Progress towards fulfilling the prime minister’s promise of recruiting 3,000 more midwives has hit a stumbling block after research revealed the number of midwifery training places has dropped.
Midwifery training places are being cut at 60% of strategic health authorities (SHAs) in England for 2011/12, compared with the previous year’s levels, according to findings by Nursing Standard.
The figures are “extremely worrying”, the general secretary of the Royal College of Midwives (RCM) Cathy Warwick said.
There are plans for 17% of posts to be cut by the West Midlands SHA, while 6% of posts could go at the North East.
In the East of England, posts are expected to fall by 12% and by more than 4% in the East Midlands.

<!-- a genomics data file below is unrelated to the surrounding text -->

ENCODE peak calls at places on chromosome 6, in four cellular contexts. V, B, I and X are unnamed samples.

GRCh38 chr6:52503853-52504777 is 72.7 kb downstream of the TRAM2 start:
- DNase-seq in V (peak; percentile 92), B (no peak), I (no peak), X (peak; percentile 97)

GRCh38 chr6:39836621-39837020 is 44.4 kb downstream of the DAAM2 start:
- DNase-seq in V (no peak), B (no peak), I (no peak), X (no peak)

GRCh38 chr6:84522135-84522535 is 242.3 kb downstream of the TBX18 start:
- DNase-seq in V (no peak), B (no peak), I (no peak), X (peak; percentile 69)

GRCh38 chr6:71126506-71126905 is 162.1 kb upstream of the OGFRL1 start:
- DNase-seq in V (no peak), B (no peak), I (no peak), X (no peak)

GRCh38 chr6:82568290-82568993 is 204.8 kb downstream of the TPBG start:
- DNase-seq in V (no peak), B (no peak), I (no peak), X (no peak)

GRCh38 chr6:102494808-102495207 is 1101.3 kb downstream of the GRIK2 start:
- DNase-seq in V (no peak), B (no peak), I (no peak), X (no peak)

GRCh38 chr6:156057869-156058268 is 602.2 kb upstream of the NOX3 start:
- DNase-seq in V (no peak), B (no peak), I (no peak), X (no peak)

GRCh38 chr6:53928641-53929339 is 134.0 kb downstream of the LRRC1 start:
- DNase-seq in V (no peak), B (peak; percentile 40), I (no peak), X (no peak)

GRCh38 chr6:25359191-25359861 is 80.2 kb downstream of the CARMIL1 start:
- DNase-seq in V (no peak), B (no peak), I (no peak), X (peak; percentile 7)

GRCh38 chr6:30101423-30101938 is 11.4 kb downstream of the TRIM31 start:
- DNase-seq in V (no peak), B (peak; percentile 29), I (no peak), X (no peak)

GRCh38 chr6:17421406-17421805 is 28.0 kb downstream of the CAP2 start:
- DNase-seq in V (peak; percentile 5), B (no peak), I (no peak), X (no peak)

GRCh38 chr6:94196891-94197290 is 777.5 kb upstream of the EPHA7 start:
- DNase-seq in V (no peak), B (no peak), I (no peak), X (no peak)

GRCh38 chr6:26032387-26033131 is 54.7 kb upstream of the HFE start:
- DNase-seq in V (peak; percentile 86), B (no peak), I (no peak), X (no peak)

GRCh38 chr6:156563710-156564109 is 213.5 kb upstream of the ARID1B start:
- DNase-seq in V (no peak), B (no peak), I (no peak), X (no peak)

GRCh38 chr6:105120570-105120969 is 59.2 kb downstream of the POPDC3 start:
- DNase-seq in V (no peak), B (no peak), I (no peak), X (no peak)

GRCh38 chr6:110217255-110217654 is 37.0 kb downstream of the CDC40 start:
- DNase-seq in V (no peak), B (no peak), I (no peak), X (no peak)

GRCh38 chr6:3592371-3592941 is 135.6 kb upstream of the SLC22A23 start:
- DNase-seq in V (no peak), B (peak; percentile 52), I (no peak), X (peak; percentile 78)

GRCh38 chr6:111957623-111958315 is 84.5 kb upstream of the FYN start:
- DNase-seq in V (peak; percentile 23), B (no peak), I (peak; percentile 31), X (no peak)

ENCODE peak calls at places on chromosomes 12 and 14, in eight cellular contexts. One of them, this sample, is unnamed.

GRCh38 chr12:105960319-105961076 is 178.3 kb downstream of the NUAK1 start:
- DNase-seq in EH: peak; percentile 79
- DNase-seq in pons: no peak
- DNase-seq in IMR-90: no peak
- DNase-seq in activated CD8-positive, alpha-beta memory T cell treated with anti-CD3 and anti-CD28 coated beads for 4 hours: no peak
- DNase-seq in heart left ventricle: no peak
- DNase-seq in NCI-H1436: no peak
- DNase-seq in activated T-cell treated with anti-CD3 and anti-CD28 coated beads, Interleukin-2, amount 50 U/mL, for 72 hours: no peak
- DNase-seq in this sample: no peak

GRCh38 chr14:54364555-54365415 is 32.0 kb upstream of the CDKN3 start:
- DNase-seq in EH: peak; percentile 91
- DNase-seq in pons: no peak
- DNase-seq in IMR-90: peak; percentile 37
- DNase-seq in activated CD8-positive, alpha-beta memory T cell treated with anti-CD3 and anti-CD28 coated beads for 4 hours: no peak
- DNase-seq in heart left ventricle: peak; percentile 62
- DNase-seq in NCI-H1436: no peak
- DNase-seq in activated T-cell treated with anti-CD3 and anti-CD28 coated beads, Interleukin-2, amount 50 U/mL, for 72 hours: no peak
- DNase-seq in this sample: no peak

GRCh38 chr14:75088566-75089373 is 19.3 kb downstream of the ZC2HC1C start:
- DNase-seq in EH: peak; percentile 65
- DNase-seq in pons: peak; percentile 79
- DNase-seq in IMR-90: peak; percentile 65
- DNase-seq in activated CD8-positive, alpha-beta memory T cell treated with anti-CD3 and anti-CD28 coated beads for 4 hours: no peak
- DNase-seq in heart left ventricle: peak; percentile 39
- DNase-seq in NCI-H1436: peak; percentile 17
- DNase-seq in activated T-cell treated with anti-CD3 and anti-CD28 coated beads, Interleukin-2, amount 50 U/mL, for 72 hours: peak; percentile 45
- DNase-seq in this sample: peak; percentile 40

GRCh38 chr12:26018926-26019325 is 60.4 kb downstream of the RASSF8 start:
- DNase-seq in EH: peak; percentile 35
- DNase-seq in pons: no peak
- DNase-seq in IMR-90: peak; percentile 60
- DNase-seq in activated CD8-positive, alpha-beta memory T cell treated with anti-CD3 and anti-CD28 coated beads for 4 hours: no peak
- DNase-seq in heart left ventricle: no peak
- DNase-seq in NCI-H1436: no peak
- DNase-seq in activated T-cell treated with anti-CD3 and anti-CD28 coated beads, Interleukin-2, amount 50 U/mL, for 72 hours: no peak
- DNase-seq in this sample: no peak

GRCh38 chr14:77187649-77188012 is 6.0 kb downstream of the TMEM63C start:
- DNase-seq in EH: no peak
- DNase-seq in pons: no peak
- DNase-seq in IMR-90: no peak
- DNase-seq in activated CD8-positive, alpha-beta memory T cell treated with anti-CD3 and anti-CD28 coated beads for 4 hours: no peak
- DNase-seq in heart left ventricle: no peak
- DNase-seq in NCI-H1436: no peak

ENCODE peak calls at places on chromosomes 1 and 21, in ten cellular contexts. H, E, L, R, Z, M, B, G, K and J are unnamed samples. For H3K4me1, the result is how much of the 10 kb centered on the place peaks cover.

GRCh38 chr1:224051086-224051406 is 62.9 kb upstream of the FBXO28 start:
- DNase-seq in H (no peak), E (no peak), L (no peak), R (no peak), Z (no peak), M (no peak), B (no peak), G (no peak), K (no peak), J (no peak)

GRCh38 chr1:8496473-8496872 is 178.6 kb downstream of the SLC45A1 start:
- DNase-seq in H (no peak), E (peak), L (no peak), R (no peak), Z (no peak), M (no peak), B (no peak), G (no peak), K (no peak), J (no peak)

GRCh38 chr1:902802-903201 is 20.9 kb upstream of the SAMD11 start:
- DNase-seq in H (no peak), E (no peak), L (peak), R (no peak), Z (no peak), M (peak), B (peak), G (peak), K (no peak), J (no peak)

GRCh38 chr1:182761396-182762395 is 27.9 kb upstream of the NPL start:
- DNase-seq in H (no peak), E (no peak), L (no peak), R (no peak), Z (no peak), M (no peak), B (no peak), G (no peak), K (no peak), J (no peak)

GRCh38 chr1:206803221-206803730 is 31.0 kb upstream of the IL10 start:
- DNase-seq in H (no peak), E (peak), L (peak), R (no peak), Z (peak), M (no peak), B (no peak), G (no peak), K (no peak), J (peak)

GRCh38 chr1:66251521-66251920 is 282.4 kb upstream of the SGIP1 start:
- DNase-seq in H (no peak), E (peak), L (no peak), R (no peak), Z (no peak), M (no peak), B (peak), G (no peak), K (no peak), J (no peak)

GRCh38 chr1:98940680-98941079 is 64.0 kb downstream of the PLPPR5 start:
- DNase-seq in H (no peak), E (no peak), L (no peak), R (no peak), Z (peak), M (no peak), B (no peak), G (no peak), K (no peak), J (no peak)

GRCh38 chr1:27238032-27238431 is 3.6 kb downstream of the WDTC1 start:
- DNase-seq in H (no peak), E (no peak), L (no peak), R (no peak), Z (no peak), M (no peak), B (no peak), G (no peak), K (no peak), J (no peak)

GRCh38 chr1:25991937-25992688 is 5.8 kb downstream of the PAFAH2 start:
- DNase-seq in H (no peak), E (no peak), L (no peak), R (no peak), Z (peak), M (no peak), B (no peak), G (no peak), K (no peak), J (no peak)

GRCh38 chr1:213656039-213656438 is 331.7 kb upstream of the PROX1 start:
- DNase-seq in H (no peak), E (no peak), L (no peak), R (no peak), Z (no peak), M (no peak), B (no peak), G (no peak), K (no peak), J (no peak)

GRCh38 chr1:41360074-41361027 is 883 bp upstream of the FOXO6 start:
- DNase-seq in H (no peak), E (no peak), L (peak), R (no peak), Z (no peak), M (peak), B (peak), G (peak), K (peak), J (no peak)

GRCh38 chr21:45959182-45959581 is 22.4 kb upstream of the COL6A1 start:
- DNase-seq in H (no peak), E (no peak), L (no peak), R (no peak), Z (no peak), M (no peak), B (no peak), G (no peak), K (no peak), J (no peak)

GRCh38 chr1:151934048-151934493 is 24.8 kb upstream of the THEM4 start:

The South West is expected to cut training places by 9% while Yorkshire and the Humber will see a fall of just over 2%.
Writing in The Sun newspaper before the election, David Cameron said midwives were “overworked and demoralised”.
He added: “We will increase the number of midwives by 3,000.”
But the latest figures show that only two SHAs plan to fund an increase in midwifery places and a further two SHAs plan no change.
Across all SHAs in England, the number of midwifery training places looks set to be cut by 3.6%.
Scotland will almost halve its midwifery places from 184 to 100 in the 2011/12 academic year, while Northern Ireland will train an additional 30 midwives, the analysis reveals.
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